What nobody seems to understand - even though this shit is, frankly, basic - is that those missile launches were not tests. Kim Jong Il is at war with fish. That little bitch sincerely believes that defeating fish will intimidate observers worldwide. There are more fish than people, and purely by numbers alone, he reasons, a victory over fish is impressive, and racks up his win total; also, he accuses fish of collaborating on sushi and sashimi with Japan, which he hates. When it became obvious that the Western media was not going to run casualty numbers for the fish, the desperate little men in the DPRK press office decided to start spinning the attacks as missile tests.

Unfortunately, John Bolton, who has been objectively measured as not knowing shit, is in charge of the diplomatic response from the United States. Bolton has failed both in bringing about an effective, useful consensus from the U.N. Security Council and in showing any awareness that Kim Jong Il's mother vomited the first time she laid eyes on her infant son. Bolton is dangerously incompetent, much to the same extent that Kim Jong Il is desperately incontinent.

Elect this man

I think I'll run that photo every time I really zing someone. That fist pump says it all to me. I should find out if that guy actually got elected. I can't see why he wouldn't.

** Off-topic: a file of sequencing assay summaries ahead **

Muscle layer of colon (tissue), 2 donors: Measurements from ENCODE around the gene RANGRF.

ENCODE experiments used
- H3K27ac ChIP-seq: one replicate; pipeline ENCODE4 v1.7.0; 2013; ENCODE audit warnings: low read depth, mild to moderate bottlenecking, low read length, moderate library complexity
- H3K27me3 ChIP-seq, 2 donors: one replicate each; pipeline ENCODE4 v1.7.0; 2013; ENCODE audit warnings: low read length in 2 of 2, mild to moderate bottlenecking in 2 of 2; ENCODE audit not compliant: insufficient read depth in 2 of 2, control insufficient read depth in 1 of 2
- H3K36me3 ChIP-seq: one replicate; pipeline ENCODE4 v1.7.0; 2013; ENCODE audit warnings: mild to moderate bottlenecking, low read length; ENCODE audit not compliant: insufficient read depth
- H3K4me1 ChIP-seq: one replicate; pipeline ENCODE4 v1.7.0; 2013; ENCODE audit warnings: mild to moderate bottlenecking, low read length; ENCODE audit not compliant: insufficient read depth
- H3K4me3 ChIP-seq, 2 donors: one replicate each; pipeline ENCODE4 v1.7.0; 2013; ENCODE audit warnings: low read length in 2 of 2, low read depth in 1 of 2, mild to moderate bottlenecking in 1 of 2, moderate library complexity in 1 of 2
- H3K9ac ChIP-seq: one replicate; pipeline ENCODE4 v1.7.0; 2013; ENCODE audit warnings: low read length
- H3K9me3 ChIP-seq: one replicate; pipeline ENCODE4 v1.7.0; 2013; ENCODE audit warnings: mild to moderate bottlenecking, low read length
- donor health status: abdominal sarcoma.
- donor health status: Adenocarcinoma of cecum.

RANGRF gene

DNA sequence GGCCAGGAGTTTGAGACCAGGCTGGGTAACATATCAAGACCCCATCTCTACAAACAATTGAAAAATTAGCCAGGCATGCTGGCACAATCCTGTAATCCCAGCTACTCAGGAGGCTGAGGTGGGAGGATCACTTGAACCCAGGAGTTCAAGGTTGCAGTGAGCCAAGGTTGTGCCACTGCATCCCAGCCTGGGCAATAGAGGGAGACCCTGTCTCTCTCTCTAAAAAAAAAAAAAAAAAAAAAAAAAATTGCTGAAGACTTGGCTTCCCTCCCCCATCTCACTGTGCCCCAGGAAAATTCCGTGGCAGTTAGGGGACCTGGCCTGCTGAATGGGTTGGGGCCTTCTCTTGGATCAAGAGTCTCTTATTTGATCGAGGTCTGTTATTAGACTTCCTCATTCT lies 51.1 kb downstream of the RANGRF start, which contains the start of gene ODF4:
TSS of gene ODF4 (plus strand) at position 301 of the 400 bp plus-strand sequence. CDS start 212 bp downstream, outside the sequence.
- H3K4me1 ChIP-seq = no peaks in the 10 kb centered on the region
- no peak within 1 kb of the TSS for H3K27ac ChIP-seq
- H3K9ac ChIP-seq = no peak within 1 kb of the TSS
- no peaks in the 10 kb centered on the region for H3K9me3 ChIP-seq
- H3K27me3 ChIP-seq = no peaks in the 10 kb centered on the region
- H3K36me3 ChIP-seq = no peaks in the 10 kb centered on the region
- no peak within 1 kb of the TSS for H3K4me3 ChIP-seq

It's been said that, to be fair, I need to lay out a set of conditions under which I will stop making Kim Jong Il cry. At first, I was reluctant to do this, but then I realized that if I can't set aside my rage, I am no better than he is. Actually, that's not completely true. As long as I am not a freakish half-man who had a puppy and a kitten until they formed a united front against him and committed suicide Romeo and Juliet-style rather than spend another minute in his presence, I am way better than he is, and so is everyone in the world. But rhetorically, I would be no better than he is. Except that even though Kim Jong Il had all of the other contestants put to death and installed his cronies as judges for his school spelling bee, he still came in second to a ham sandwich. So I'm way better than he is rhetorically.

Okay! Peace terms. If Kim Jong Il allows the media into his palace, provides an accurate accounting of how many adult diapers he goes through per day, resigns as dictator, leaves North Korea and gets a job as a school janitor in Nebraska, I will let up on his bitch ass upon confirmation of his first employee of the month award. If the Nebraska school system does not hand out employee of the month awards, then too fucking bad, Kim. Keep scrubbing until they do. Right now, he's getting ready to submit a counter-proposal whereby he resigns, moves to Thailand and gets a job wiping the upholstery in the pleasure booths at the Bangkok chick-boy shows. But I will not accept his counter-proposal, because I know he would be really into that.